PANAY ELECTRIC Company, Inc. (PECO), which is poised to lose its 95-year power distribution license in Iloilo City, is seeking a temporary restraining order (TRO) order barring the takeover of new entrant MORE Power and Electric Co. (MORE Power).
The court filing marks the first move in the legal dispute between PECO and MORE, which needs to acquire PECO’s assets in order to operate, by eminent domain if necessary.
Republic Act 11212 granted MORE the franchise to distribute power in the city.
The petition for declaratory relief with TRO application, filed on March 6 before the Mandaluyong Regional Trial Court Branch 209, names as respondents MORE Power, the Department of Energy, Energy Regulatory Commission, “and all other governmental agencies tasked to implement Republic Act 11212.”
The Iloilo City power distributor is questioning in particular sections 10 and 17 of the new law, which allows MORE Power to expropriate PECO’s assets.
Section 10 reads in part: “The grantee may acquire such private property as is actually necessary for the realization of the purposes for which this franchise is granted, including but not limited to poles, wires, cables, transformers, switching equipment and stations, building, infrastructure, machineries and equipment previously, currently or actually used, or intended to be used.”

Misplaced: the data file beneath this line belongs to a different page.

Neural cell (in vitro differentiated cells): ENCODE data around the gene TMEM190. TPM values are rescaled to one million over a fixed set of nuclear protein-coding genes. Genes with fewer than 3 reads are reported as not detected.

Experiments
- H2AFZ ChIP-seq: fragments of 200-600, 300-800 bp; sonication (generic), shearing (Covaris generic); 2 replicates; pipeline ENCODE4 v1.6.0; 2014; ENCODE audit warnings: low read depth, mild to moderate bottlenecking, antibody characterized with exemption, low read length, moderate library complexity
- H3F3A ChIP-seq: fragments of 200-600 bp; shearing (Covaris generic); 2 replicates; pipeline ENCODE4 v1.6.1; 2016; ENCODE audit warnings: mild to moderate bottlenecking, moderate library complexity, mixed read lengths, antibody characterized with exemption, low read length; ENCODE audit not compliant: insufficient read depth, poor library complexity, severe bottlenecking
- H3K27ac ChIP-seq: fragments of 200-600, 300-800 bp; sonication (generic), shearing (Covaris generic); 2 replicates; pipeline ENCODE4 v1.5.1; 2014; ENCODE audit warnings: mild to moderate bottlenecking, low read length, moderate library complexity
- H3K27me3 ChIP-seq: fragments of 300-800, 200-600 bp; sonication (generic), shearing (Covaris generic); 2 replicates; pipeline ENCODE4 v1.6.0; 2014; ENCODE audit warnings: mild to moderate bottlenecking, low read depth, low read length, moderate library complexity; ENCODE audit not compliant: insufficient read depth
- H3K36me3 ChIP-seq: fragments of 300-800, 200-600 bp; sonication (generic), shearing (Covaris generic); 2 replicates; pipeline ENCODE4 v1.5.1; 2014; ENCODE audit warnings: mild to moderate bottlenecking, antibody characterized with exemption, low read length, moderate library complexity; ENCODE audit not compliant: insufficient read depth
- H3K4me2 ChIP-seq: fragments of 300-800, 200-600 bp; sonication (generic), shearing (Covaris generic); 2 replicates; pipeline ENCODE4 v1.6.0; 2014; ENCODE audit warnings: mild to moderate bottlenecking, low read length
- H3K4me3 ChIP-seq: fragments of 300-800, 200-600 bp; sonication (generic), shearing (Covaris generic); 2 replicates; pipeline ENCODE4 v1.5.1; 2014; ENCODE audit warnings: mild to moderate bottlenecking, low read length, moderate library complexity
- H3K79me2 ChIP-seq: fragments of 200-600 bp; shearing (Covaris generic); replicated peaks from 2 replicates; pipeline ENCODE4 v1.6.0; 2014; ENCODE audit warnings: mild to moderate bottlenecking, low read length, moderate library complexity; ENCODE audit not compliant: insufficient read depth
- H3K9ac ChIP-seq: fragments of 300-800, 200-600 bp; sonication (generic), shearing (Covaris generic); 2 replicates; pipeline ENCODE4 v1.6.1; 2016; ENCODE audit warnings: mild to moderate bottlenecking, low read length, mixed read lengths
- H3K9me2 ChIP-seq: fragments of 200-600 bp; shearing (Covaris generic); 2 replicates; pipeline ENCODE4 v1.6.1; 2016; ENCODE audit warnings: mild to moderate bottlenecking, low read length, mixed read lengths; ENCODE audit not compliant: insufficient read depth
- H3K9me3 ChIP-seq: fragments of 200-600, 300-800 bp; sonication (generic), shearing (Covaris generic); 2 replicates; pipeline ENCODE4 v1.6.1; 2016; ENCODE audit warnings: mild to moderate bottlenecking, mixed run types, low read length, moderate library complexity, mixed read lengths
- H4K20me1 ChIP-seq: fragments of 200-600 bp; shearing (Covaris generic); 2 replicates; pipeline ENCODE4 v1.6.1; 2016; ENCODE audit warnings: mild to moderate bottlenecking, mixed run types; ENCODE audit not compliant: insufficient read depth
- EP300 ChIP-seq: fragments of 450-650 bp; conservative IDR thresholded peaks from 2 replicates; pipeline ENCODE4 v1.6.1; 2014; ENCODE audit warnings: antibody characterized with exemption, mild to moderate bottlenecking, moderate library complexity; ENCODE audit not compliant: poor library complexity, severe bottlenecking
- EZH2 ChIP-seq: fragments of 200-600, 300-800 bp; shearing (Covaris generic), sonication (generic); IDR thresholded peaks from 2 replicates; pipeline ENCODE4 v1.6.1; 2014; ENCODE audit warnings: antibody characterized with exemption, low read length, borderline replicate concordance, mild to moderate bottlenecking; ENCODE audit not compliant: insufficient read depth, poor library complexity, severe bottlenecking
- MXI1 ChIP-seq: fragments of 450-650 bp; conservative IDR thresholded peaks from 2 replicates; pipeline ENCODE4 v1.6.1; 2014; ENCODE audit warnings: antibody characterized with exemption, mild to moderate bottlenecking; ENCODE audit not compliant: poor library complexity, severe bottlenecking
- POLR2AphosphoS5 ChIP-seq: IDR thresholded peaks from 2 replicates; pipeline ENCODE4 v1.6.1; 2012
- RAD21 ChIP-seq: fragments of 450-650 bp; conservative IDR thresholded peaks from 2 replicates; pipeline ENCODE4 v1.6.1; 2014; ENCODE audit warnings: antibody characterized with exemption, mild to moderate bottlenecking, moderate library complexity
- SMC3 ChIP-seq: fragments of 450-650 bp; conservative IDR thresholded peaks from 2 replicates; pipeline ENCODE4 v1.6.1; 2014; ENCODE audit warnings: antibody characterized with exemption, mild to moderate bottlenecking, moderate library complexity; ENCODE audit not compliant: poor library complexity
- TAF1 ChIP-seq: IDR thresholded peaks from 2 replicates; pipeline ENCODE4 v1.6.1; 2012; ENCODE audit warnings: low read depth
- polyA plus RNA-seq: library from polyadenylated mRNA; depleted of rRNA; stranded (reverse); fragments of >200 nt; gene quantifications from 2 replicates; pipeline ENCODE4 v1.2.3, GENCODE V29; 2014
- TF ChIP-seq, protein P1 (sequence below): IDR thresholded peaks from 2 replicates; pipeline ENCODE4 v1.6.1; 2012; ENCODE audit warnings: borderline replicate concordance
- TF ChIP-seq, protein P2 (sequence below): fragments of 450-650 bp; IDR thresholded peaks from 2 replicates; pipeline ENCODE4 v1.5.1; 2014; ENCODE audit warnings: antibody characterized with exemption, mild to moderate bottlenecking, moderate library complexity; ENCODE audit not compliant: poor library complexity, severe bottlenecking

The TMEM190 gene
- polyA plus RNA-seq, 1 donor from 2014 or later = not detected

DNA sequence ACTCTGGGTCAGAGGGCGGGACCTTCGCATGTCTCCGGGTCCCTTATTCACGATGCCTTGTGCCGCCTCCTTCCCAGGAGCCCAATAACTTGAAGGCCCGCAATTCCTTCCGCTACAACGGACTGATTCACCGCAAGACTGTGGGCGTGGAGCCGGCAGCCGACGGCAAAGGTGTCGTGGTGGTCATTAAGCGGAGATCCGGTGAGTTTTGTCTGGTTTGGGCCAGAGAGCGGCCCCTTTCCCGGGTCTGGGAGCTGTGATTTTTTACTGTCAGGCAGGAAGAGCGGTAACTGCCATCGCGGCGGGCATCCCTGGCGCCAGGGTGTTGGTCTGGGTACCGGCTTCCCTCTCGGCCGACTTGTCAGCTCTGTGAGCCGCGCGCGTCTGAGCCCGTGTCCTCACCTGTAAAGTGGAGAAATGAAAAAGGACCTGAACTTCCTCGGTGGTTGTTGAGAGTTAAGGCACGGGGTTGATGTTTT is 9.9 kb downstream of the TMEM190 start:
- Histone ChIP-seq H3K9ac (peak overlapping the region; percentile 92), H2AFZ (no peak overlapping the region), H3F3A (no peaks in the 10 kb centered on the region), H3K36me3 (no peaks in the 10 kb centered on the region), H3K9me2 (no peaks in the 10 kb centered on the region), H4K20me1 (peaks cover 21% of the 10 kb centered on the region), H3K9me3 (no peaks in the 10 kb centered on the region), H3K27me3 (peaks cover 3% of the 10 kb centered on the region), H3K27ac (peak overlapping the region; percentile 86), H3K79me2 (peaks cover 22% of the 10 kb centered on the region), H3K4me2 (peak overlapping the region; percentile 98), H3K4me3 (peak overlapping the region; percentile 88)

Section 17, on the other hand, states: “The provisional authority to operate during the transition period shall not be construed as extending the franchise of PECO after its expiration on Jan. 18, 2019, and it shall not prevent the grantee from exercising the right of eminent domain over the distribution assets existing at the franchise area…”
PECO has been given up to two years to continue operating until MORE Power is ready to take over.
The “authority granted to more for the taking of PECO’s assets is arbitrary and confiscatory” and “the law authorizes taking what is not for a public purpose,” the company said in its petition.
“The delegated eminent domain authority granted under the assailed provisions all but hostages petitioner PECO to turn over its assets and business to MORE,” it added.
PECO Administrative Manager Marcelo U. Cacho told Businessworld that expropriating a private business is not allowed under the Constitution.
“What MORE (will do) is expropriate an entire business, which (according to) the Constitution, is illegal. The problem is the assets are currently owned by PECO. This is unjust enrichment to the benefit of MORE Power… everyone should be given equal protection under the law, and not (one party) benefiting from the other,” he said.
Mr. Cacho added that MORE Power’s authority to expropriate is unprecedented.
“The problem is the assets are currently owned by PECO and the provision in MORE Power’s franchise of expropriation is the first of its kind. There has been no other franchise with this kind of appropriation… this has never happened in any part of the country and in any industry,” he said.
In its petition, PECO also noted the apparent haste in the granting the franchise to MORE Power.
“There is a lack of the discretion on the part of Congress (which) never gave PECO the opportunity to (extend) its franchise. As the prior operator, there is a rule you could be given the first opportunity to (obtain) the franchise and that all legal remedies should be exhausted before granting a franchise to the new franchisee,” Mr. Cacho said.
MORE Power officials were asked to comment but declined to do so. — Emme Rose S. Santiagudo